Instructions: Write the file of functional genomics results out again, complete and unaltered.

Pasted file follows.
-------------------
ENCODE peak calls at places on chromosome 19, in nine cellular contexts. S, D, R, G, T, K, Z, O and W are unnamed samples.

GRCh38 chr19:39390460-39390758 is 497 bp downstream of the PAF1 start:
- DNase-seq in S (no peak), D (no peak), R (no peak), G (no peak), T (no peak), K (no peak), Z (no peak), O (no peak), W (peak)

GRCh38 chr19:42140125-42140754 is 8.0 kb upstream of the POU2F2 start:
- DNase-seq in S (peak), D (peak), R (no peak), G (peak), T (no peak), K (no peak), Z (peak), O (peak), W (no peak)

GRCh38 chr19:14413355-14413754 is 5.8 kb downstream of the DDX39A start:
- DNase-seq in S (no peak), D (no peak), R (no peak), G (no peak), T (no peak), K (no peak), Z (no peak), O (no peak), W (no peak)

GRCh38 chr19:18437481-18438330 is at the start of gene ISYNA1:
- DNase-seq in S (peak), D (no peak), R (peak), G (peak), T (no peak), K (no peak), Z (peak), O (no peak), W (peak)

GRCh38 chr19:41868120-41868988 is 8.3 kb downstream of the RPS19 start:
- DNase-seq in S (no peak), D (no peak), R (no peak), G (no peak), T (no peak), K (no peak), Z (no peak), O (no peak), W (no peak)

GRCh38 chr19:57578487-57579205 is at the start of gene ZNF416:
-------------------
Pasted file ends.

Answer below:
ENCODE peak calls at places on chromosome 19, in nine cellular contexts. S, D, R, G, T, K, Z, O and W are unnamed samples.

GRCh38 chr19:39390460-39390758 is 497 bp downstream of the PAF1 start:
- DNase-seq in S (no peak), D (no peak), R (no peak), G (no peak), T (no peak), K (no peak), Z (no peak), O (no peak), W (peak)

GRCh38 chr19:42140125-42140754 is 8.0 kb upstream of the POU2F2 start:
- DNase-seq in S (peak), D (peak), R (no peak), G (peak), T (no peak), K (no peak), Z (peak), O (peak), W (no peak)

GRCh38 chr19:14413355-14413754 is 5.8 kb downstream of the DDX39A start:
- DNase-seq in S (no peak), D (no peak), R (no peak), G (no peak), T (no peak), K (no peak), Z (no peak), O (no peak), W (no peak)

GRCh38 chr19:18437481-18438330 is at the start of gene ISYNA1:
- DNase-seq in S (peak), D (no peak), R (peak), G (peak), T (no peak), K (no peak), Z (peak), O (no peak), W (peak)

GRCh38 chr19:41868120-41868988 is 8.3 kb downstream of the RPS19 start:
- DNase-seq in S (no peak), D (no peak), R (no peak), G (no peak), T (no peak), K (no peak), Z (no peak), O (no peak), W (no peak)

GRCh38 chr19:57578487-57579205 is at the start of gene ZNF416: